Guthrie woman benefits from Audrey's dream
The 8th annual Audrey's Purple Dream - Akeley's answer to cancer - will be held Saturday, Feb. 9 on 11th Crow Wing Lake.
Proceeds from the event, that includes a fishing tourney and a plunge by daring divers into 11th Crow Wing Lake, benefit area residents whose lives have been impacted by cancer.
Audrey's Purple Dream is dedicated to the memory of Audrey Faye Pidde, a lifelong resident of Akeley who died in March 2005 after a battle with cancer.
The event's founder, Melissa 'Nib' Niblick, organized the community fundraiser in honor of her friend. One of Pidde's wishes had been to travel to Alaska; Niblick took on the role of fundraiser to fulfill the dream.
Pidde succumbed to cancer before she could make the journey, and Niblick died of cancer in 2009, but the "dream" lives on.
To date, more than 40 people have been gifted with a total of $37,000 since 2006, Shannah Geimer, Pidde's daughter, reports.
The circumstances have ranged from a man diagnosed with a terminal illness who wanted to spend his last days with his young son to flying grandparents in from out of state to see their granddaughter, a cancer survivor, graduate.
Another gift helped with the purchase of a vehicle to get to and from treatments. Funds have also been used toward medical expenses, to build a wheelchair ramp or taking a vacation to visit family members for the last time.
Overwhelmed by generosity
Natascha Smrekar, 45, of Guthrie, diagnosed with sarcoma last fall, was "flattered and stunned" when asked if she would like to be a recipient by her co-workers, Andrea Thelin and Kellie Smith, Pidde's neice, of Akeley.
Smrekar was aware of Audrey's Purple Dream, "but it never occurred to me" that she would one day become a beneficiary.
"I was speechless," she said of the monetary "no-strings-attached" gift.
The wife and mother of two who works as an interventionist at the Laporte School, began experiencing hip pain while training for a half-marathon in July.
An x-ray showed nothing so she headed off to the Boundary Waters with pals, "popping Ibuprofen" to combat persistent pain.
Returning home, she headed back to the clinic, requesting physical therapy as a possible solution.
"There's something more going on here," the therapist told her, recommending an MRI. Sept. 12, she learned of a fracture in her femur, which came as "no surprise." She also learned of a mass near a gluteal muscle, also no surprise. "I felt like I was sitting on a golf ball."
A chest x-ray revealed a mass in the lung. "If a sarcoma metastasizes, it often shows up in the lungs," Smrekar would learn.
"I don't want to touch this," her doctor told her of the lung x-ray, referring Smrekar to the "experts" at the Mayo Clinic.
Oct. 1 Smrekar learned of her the diagnosis and that she would be treated for Ewing's sarcoma, an aggressive form.
"Sarcoma typically hits juveniles. The odds of survival are against me," she said of her prognosis of less than 25 percent. "But I'm hoping to be the one in four. I'm still going for the cure."
After her first round of chemo, she broke her leg, which exacerbated the therapy process. A hematoma developed, another complication.
From the beginning, husband Jay and Natascha have been upfront with their children, son Jesse, 13, and daughter Tatiana, 15.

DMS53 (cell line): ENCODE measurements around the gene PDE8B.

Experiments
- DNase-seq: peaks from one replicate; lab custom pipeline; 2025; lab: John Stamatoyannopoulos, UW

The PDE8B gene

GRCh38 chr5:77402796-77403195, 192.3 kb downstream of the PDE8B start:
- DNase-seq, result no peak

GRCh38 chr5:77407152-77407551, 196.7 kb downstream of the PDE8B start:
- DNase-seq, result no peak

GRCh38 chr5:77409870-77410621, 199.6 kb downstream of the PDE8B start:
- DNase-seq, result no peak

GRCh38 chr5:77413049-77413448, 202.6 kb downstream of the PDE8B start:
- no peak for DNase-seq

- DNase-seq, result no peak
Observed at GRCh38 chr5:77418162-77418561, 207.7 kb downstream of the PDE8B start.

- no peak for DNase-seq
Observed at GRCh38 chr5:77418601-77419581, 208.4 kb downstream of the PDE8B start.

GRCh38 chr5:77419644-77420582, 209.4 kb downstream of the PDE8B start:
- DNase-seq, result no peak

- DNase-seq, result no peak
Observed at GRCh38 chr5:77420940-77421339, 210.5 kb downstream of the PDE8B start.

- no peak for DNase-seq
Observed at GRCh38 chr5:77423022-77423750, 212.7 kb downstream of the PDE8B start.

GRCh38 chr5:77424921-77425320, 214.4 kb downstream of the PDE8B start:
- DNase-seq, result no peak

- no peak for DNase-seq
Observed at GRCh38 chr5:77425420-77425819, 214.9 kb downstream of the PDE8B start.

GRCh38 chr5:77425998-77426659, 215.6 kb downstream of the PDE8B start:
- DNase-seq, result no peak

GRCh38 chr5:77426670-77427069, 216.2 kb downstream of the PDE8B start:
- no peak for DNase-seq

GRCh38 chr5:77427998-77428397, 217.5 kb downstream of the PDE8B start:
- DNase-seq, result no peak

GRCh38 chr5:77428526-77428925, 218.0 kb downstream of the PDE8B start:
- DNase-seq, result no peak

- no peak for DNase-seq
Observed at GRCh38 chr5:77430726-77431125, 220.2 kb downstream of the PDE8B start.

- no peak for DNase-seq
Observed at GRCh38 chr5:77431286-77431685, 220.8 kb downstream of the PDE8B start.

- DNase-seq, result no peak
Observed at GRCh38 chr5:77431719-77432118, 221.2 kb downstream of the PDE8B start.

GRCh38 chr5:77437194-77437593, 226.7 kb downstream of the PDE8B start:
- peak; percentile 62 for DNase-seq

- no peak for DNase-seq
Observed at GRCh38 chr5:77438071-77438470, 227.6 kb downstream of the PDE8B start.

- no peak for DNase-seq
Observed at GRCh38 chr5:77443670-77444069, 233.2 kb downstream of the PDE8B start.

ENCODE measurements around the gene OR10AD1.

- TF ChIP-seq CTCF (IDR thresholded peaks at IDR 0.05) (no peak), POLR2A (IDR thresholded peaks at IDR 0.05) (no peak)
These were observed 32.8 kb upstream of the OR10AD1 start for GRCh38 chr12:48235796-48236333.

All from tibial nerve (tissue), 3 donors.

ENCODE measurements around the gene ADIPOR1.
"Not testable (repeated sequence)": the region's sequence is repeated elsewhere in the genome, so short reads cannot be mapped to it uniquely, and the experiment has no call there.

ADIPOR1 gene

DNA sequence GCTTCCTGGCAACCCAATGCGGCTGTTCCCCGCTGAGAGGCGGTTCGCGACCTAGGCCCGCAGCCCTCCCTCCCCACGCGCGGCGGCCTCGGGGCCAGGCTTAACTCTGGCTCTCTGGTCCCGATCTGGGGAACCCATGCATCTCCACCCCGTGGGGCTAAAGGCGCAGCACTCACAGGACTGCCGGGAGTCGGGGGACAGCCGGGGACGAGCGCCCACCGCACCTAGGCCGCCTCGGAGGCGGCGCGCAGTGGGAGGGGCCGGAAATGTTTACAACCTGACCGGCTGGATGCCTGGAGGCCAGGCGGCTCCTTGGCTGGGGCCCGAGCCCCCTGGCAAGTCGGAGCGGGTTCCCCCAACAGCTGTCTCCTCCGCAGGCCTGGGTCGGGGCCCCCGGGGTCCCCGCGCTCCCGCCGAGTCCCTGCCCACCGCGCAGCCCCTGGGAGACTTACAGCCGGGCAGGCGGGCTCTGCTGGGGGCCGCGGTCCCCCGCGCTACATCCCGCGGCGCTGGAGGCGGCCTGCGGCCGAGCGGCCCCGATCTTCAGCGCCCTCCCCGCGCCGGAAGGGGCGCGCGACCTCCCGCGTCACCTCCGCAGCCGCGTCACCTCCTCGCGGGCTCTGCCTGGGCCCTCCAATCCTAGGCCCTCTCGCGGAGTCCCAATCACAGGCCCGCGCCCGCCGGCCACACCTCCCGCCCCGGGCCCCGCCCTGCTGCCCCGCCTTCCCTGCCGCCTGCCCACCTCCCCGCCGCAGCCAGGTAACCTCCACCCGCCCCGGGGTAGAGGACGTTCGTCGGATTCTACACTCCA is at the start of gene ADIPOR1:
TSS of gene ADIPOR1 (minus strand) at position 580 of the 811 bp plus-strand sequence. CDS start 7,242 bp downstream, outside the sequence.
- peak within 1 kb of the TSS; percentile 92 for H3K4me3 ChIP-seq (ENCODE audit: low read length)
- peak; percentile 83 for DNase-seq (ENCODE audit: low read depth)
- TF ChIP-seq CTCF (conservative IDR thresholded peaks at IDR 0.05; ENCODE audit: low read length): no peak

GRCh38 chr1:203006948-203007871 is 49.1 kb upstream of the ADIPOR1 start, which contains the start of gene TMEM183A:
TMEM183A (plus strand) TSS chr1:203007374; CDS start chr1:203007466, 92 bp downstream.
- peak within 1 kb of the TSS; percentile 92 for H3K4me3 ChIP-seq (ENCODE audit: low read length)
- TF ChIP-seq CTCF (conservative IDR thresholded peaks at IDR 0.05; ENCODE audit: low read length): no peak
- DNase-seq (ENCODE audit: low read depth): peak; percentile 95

"I hope you don't have to do chemo," her son told her.
"Jesse, I will be lucky if I get to do chemo," she told him. Smrekar has undergone three to date.
Meanwhile, the treatments in the Twin Cities were creating chaos on the home front.
The owner of a Christmas tree farm would be in the metro during a key point in the season.
She and Jay discussed their options. For many area families, the farm had become part of their holiday tradition, replete with horse-drawn sleigh rides and cookies and cider. And the wreaths she created each year might be abandoned.
But sleigh master Andy Branham of Turtle River "took it upon himself to organize the volunteers and run the farm.
"The community enveloped us with support," surprising the two metro transplants who'd never experienced this type of outreach.
The holiday custom continued in the county's northern realm.
While the Smrekars are "blessed" to have good health insurance, they still face deductibles, hotel bills, travel costs and other contingencies.
"We have been overwhelmed by the generosity of people, their prayers, their thoughtfulness. We feel so blessed. I so hope, when it's all said and done, that I can repay, as generously and giving as people have been to me.
"It's one of the beautiful things about this area. People have surrounded us with love and support."
Area residents whose lives have been impacted by cancer may request assistance by contacting First National Bank-Akeley and request an application for assistance or download forms at www.audreyspurple dream.com.
Donations may be sent to Walker Area Foundation with APD in the memo line, PO Box 272, Akeley, MN 56433.
Audrey's Purple Dream fishing tournament registration will be held from 10 a.m. to noon with the tourney held from noon to 3 p.m.
A complete list of rules is available on the Audrey's Purple Dream website.
Purple Plunge registration (for the daring willing to take a dip in the lake) begins at 12:30 p.m. in the tent on the lake. The plunge begins at 2 p.m.
Raffle tickets and merchandise will be for sale in the tent from 10 a.m. to 2 p.m. The $2 buttons enters names into a drawing for an $800 grand prize. Check out the website for a complete list of prizes to be awarded.
Hot food will be served at the Akeley VFW beginning at 4 p.m., with tournament awards and prizes presented at 4:30 p.m. at the VFW. Button raffle drawings begin at 6 p.m.
Live music will entertain from 8 p.m. to midnight.
Audrey's Purple Dream buttons are available at several Akeley area businesses and from members of the "Dream Team." The $2 purchase is entry into a drawing for prizes.